GSA Annual Meeting in Denver, Colorado, USA - 2016

Paper No. 289-5
Presentation Time: 9:00 AM


CHRISTIE, Max, Geosciences, Pennsylvania State University, 434 Deike Building, University Park, PA 16802, CONGREVE, Curtis R., Department of Geosciences, The Pennsylvania State University, University Park, PA 16802 and PATZKOWSKY, Mark E., Pennsylvania State University, 503 Deike Bldg, University Park, PA 16802-2714,

While molecular phylogenies are a powerful tool for inferring the evolutionary relationships of extant taxa, they cannot include the 99% of taxa that are now extinct, except under exceptional circumstances. Recently, estimates of tree topology and divergence time has been improved using ‘Total Evidence’ approaches, combining molecular sequences with morphological data to fit molecules and fossils onto the same tree. We created two time calibrated phylogenies of the Lucinidae, a group of marine, chemosymbiotic bivalves, to assess how adding morphological data to molecular phylogenies affected tree topology, branch lengths, and estimates of phylogenetic diversity from the Pliocene through modern in the Western Atlantic.

We coded 47 morphological characters for 25 species of lucinids and added this data to a global dataset of 18s rRNA sequences and fossil temporal occurrences. We created two Bayesian phylogenies in MrBayes. One analysis excluded morphology and only used molecular sequences, with fossils added as topological constraints, and the other included morphological data to place fossil taxa in the tree. We extracted 1000 trees at random from each of these two datasets to assess topology and calculate the distribution of branch lengths and phylogenetic diversity.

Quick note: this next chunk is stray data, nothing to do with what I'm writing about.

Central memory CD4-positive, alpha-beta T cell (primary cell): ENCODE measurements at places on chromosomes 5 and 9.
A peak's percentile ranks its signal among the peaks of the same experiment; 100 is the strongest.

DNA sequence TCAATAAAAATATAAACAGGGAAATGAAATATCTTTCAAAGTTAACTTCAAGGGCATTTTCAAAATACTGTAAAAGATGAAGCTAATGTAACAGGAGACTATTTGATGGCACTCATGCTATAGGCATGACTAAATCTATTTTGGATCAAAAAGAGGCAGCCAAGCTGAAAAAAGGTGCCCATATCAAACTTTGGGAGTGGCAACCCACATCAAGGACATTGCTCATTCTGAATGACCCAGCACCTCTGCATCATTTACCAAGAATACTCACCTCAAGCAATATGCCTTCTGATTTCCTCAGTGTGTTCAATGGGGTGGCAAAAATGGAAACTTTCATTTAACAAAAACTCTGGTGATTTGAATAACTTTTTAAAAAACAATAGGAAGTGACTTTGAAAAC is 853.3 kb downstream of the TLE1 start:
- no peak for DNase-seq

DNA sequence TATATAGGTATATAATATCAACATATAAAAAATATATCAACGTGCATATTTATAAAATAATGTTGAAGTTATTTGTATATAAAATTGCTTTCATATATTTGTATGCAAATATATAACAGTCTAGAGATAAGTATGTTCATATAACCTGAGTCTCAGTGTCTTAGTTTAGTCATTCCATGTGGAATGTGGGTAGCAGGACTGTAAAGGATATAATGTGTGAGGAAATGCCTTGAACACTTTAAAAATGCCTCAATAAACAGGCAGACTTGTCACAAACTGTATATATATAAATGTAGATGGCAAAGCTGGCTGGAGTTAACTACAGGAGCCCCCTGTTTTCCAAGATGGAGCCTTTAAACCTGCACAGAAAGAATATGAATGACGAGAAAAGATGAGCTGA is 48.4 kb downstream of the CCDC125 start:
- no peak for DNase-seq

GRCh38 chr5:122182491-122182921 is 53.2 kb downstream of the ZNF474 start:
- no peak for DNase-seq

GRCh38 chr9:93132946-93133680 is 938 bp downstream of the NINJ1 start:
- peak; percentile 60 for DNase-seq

Overall topologies were grossly similar between the two analyses, but branch lengths of taxa in the morphological analysis were proportionally greater than the average and less skewed than the molecular-only analysis. This suggests that the morphological data allows the analysis to constrain the fossil taxa into the total molecular phylogeny, improving branch length estimates. Phylogentic diversity is the sum of the branch lengths of extant taxa on the tree, and can be used to determine how much evolutionary history was lost in a clade. For lucinids in the Western Atlantic, more phylogenetic diversity was lost than would be expected by chance north of Florida using the molecular+morphological analysis, suggesting extinction/extirpation was clumped in this area. This occurs because taxa that lived in northern areas during the Pliocene restricted to Florida today. By integrating fossils and molecules we can test how evolutionary history changed through time and gain a better understanding of a clade’s past than using either type of data alone.